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Predictors different among sexes, races.

A protein in the blood that is considered to be a key indicator of future heart disease may vary considerably among women and men, as well as blacks and whites, concludes research at the University of Texas Southwestern Medical Center, Dallas.

C-reactive protein, or CRP, is released as part of the human body's inflammation response. Infections and inflammation brought on by various illnesses can be the reason CRP levels in the blood rise. Abnormal fatty deposits on the interior walls of arteries that are prone to rupture and induce heart attacks also may be the reason for elevated levels of CRP, which is why the protein recently has been touted as a means to determine the relative risk of heart disease in some patients.

Current recommendations for CRP testing use the same cut points to determine risk for everyone. However, one size may not fit all, and there might be important variations between sexes and races. "Our goal was to determine the distribution of CRP levels among different genders and races," explains Amit Khera, assistant professor of internal medicine and lead author of the study.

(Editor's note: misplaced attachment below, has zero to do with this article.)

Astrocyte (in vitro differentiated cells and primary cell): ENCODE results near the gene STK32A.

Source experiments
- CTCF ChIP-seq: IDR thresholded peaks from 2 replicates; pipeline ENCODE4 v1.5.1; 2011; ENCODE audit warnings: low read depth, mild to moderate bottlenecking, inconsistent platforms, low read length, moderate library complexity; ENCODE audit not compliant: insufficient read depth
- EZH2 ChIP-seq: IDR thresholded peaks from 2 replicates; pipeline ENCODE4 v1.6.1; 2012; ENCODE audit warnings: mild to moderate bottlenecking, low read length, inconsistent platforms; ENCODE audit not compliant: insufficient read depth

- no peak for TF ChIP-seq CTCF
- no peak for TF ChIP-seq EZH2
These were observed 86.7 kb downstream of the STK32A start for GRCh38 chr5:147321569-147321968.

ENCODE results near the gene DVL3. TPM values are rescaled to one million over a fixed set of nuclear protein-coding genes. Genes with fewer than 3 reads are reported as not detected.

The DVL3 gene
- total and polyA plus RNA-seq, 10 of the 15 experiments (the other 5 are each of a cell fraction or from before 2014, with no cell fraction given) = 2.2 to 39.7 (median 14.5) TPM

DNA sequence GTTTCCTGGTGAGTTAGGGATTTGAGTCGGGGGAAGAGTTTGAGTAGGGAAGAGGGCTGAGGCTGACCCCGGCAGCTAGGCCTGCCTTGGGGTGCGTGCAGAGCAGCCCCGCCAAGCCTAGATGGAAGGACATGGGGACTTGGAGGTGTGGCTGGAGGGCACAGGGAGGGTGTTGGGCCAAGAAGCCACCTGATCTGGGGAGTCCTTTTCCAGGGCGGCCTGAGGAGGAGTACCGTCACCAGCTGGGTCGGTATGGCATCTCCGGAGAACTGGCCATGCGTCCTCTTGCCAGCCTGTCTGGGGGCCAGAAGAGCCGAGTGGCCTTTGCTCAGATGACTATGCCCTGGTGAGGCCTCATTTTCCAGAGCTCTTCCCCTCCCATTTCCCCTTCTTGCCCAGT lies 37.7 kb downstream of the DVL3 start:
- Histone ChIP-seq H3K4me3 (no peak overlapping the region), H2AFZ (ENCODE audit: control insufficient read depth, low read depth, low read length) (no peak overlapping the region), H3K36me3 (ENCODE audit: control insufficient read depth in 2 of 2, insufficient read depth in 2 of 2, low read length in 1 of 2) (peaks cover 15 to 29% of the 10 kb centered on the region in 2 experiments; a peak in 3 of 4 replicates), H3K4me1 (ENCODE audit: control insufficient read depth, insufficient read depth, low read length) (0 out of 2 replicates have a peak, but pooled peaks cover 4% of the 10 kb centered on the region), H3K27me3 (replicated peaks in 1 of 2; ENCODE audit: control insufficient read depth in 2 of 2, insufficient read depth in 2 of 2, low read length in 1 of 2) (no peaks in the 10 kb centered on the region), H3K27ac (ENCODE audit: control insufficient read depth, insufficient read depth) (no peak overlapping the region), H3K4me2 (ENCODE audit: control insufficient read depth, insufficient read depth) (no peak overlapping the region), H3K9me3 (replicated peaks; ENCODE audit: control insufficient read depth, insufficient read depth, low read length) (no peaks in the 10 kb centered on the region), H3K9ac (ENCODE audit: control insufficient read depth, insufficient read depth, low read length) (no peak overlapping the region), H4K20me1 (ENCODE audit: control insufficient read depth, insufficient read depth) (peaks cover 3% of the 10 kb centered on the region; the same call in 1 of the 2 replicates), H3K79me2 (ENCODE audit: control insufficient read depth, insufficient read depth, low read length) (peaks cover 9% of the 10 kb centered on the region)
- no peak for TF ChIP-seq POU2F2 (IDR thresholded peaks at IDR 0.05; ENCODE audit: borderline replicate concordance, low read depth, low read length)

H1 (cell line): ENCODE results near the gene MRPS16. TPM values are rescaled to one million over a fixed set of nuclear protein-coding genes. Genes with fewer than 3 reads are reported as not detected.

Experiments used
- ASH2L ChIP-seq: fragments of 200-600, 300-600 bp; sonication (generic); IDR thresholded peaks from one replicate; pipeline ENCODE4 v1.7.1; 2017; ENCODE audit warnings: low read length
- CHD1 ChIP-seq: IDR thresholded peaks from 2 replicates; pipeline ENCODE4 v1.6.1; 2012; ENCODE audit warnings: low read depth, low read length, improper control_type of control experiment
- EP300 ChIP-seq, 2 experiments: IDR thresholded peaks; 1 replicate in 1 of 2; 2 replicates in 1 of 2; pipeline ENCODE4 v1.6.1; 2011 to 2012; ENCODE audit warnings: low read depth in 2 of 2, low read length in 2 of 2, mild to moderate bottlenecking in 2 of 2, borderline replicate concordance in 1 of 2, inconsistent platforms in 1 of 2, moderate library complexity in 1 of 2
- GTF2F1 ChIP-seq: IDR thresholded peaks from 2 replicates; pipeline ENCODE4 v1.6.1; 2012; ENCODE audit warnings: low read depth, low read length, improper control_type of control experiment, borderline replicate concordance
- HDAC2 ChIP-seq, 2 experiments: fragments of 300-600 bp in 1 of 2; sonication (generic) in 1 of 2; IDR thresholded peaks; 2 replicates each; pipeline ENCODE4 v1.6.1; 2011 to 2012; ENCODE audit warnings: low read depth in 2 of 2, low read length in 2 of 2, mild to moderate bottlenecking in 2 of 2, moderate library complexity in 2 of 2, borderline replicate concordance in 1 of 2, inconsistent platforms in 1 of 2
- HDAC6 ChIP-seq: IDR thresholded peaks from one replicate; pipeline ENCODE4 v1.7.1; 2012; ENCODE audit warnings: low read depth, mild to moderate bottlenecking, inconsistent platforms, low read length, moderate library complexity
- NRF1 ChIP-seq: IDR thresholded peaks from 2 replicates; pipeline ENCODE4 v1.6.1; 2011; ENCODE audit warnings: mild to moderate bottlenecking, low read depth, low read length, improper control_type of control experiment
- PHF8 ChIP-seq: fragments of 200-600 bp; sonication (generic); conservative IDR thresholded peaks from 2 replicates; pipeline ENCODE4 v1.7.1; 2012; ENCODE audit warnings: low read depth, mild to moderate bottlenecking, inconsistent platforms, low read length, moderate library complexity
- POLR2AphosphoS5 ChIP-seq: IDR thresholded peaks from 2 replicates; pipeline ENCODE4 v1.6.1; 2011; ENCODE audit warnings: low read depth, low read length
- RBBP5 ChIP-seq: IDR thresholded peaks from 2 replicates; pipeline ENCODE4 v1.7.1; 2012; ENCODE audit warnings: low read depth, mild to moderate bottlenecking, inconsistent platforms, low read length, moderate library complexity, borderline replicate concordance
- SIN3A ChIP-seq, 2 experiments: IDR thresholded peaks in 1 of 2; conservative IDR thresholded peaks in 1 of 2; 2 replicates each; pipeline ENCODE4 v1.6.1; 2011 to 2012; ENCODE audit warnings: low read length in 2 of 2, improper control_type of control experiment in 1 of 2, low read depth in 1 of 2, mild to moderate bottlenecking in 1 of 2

"CRP as a risk factor for cardiovascular disease has been studied mainly in white men and in research groups that do not necessarily represent the community at large. The recommended thresholds of CRP may not appropriately reflect CRP distributions for black men and women."

Researchers measured CRP levels in men and women ages 30 to 65. They found that patients with a higher body mass index (a measurement of obesity) had correspondingly elevated levels of CRP. Moreover, women typically had much greater levels in their blood than men, and blacks had higher levels than white patients. CRP levels in white women were more elevated than those in black men. Yet, black men have disproportionately higher rates of cardiovascular disease than white women.

"Our study was a snapshot of a population, but it showed that white women have higher levels of CRP than both black and white men. Since white women have lower rates of cardiovascular disease, this study raises some questions about how best to use CRP in the real-world setting," notes Khera. "We need more research to determine if these differences translate into differences in cardiovascular events."
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Title Annotation:Heart Disease
Publication:USA Today (Magazine)
Geographic Code:1USA
Date:Oct 1, 2005
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